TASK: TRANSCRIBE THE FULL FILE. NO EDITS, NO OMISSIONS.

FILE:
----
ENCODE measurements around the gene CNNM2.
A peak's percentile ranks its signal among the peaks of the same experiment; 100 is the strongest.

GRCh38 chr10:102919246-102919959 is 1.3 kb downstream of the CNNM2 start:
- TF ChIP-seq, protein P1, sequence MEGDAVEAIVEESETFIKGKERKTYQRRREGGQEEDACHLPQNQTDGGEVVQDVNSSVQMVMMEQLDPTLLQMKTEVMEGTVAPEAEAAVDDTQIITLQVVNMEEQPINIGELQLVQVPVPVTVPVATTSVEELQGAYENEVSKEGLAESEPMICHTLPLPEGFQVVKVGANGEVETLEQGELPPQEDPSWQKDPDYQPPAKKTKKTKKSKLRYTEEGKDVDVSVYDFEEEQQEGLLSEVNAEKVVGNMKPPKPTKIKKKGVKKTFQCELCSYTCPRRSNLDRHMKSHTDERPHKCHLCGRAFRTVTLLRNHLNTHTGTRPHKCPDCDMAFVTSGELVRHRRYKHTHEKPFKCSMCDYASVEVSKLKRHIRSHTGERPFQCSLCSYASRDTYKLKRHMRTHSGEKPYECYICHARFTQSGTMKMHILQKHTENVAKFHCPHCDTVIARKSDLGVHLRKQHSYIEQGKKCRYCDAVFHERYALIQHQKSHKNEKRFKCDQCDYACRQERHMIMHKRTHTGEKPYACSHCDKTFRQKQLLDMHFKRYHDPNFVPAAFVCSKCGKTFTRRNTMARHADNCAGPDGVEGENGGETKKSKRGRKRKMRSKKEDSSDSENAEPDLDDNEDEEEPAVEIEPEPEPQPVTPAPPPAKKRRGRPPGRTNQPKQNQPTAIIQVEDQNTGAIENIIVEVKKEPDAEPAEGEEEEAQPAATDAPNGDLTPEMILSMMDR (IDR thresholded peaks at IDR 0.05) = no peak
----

ENCODE measurements around the gene CNNM2.
A peak's percentile ranks its signal among the peaks of the same experiment; 100 is the strongest.

GRCh38 chr10:102919246-102919959 is 1.3 kb downstream of the CNNM2 start:
- TF ChIP-seq, protein P1, sequence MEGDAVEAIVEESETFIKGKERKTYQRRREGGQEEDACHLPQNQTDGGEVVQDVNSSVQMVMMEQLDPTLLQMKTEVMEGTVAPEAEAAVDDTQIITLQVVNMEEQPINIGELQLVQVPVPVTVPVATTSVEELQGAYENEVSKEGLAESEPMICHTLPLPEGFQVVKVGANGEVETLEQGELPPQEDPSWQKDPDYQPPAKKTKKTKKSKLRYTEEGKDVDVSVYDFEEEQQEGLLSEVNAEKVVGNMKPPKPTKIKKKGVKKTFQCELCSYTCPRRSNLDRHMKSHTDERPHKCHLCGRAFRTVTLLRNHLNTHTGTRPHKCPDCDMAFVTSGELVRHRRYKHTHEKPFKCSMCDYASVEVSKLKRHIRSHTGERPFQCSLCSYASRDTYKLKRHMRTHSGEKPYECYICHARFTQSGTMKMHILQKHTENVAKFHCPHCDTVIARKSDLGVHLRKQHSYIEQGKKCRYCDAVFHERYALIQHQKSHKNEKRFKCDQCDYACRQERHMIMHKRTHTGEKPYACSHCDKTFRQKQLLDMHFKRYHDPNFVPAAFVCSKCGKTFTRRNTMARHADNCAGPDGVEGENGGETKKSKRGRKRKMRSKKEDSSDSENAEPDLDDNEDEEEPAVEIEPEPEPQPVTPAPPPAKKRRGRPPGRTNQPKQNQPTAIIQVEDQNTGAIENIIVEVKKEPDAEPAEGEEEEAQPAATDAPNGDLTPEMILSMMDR (IDR thresholded peaks at IDR 0.05) = no peak